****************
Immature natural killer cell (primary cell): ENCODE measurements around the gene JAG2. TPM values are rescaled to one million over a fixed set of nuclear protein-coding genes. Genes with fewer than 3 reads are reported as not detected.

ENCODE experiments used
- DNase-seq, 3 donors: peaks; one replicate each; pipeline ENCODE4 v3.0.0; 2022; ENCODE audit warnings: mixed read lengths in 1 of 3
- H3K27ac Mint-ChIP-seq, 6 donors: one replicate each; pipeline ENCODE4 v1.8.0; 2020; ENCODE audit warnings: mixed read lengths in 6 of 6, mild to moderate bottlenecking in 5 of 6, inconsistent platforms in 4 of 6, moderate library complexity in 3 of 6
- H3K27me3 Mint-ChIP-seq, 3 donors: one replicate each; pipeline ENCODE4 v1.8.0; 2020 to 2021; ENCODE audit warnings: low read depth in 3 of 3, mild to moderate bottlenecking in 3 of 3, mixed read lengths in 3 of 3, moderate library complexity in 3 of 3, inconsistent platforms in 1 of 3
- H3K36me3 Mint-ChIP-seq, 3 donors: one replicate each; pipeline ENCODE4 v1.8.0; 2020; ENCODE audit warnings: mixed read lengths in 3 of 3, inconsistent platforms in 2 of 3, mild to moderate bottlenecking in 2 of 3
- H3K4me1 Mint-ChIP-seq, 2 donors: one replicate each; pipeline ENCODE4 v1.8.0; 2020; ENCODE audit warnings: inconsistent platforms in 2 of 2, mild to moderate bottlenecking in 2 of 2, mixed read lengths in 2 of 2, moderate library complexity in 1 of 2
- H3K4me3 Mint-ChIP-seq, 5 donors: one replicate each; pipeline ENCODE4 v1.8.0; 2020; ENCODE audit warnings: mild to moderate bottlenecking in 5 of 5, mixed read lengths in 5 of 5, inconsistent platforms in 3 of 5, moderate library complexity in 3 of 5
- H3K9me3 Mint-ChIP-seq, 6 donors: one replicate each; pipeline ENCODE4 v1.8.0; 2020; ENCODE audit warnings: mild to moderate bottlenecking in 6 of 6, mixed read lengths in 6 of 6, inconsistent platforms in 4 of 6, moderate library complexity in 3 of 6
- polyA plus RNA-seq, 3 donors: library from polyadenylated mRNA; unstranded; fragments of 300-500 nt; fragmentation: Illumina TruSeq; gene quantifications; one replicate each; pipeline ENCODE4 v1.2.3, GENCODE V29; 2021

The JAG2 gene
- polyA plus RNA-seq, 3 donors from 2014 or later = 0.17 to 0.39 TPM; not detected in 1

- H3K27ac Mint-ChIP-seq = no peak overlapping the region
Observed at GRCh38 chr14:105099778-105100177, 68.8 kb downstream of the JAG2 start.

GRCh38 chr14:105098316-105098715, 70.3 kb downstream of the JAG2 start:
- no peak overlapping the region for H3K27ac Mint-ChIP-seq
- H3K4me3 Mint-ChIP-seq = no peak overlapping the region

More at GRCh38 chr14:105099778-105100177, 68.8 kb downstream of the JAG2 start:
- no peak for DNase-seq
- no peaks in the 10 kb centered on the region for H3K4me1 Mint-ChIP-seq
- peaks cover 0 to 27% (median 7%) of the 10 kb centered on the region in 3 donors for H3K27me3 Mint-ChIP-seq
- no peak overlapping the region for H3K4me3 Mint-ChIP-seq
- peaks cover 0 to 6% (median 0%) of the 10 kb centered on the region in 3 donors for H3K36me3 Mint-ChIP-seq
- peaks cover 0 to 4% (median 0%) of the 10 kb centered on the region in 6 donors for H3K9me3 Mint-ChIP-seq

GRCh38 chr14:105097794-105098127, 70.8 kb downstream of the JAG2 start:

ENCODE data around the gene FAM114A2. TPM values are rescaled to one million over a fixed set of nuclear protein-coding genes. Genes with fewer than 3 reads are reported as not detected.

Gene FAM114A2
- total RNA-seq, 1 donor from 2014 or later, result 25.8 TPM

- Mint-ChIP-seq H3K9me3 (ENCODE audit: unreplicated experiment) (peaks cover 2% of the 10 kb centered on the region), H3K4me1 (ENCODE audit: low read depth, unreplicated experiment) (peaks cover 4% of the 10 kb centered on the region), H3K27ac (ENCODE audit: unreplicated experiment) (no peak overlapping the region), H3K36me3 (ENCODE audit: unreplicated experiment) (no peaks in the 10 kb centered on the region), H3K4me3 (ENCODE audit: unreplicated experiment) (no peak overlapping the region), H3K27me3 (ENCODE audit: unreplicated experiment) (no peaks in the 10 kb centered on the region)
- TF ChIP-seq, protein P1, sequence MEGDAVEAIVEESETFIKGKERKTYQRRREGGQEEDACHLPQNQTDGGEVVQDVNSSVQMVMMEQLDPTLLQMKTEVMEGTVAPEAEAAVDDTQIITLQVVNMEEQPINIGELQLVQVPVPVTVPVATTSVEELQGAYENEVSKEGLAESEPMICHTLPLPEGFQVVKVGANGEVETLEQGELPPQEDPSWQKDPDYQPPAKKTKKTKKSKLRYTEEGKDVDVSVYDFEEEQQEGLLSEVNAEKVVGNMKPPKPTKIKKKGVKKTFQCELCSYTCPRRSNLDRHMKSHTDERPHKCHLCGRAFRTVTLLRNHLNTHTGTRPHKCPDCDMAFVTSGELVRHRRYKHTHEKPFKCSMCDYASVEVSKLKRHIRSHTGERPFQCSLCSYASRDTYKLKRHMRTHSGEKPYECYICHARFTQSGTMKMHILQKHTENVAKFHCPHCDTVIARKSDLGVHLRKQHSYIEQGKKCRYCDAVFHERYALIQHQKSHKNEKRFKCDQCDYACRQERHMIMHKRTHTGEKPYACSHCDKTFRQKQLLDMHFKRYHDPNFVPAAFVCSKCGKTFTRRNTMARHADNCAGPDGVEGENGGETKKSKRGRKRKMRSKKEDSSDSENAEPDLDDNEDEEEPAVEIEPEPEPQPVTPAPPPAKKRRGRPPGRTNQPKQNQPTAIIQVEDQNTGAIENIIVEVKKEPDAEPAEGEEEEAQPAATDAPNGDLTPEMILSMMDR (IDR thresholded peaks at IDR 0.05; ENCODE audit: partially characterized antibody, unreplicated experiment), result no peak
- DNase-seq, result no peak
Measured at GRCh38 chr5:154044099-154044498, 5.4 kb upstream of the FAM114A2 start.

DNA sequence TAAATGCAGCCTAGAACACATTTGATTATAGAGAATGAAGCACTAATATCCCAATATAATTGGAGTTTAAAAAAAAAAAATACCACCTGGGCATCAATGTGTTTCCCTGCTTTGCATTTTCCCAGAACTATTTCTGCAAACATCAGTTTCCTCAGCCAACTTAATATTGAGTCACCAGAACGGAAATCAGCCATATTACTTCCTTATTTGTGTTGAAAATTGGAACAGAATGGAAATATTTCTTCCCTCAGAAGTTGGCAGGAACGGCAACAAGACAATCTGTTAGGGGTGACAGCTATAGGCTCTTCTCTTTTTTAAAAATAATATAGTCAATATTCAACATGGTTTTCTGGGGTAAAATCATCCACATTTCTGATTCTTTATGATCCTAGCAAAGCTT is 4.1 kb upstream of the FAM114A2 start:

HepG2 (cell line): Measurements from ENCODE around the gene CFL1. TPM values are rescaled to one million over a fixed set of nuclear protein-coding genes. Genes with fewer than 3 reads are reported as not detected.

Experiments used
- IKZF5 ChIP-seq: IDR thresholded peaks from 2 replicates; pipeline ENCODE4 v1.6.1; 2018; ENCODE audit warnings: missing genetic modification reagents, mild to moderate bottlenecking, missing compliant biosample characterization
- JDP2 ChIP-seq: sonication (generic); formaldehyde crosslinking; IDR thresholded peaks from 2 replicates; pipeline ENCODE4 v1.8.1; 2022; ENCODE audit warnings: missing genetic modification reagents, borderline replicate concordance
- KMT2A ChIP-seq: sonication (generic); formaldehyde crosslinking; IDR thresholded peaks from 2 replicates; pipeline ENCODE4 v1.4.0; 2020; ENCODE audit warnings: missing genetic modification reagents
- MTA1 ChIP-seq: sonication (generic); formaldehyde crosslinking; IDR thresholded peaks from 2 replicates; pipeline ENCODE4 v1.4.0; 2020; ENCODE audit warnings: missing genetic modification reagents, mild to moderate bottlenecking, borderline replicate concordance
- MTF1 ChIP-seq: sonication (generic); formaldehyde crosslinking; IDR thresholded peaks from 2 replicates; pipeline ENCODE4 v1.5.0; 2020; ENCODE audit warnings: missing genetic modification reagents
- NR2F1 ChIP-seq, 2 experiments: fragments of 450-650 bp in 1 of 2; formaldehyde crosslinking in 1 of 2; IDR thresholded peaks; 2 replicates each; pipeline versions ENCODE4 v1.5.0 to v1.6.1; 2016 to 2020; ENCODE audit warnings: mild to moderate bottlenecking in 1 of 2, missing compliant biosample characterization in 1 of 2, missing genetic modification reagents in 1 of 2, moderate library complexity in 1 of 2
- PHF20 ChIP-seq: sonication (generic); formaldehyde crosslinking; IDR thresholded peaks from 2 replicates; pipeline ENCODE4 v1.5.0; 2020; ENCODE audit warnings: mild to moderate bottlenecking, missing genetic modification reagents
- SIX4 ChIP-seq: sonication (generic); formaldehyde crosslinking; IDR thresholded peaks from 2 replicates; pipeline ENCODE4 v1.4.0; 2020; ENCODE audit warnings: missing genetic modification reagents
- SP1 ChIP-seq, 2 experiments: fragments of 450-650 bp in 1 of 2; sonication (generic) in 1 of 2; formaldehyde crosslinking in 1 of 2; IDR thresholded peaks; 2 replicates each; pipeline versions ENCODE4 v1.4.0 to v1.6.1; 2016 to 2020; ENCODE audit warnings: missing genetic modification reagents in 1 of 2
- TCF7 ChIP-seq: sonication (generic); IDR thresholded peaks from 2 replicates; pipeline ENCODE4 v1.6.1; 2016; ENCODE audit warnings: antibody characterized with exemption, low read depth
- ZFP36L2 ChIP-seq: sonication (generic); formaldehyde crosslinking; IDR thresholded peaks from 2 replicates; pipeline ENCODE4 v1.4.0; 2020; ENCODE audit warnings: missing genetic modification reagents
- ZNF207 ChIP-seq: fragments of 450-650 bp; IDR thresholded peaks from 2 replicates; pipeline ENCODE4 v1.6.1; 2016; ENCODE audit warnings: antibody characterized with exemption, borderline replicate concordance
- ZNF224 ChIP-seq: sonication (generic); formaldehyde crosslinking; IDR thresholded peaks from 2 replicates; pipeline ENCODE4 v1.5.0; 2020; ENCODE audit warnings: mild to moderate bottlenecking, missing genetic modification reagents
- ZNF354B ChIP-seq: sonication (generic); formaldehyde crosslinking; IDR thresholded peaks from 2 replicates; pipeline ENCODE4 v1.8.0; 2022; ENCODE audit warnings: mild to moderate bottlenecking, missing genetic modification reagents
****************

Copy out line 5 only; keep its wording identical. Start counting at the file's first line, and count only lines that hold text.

- H3K27me3 Mint-ChIP-seq, 3 donors: one replicate each; pipeline ENCODE4 v1.8.0; 2020 to 2021; ENCODE audit warnings: low read depth in 3 of 3, mild to moderate bottlenecking in 3 of 3, mixed read lengths in 3 of 3, moderate library complexity in 3 of 3, inconsistent platforms in 1 of 3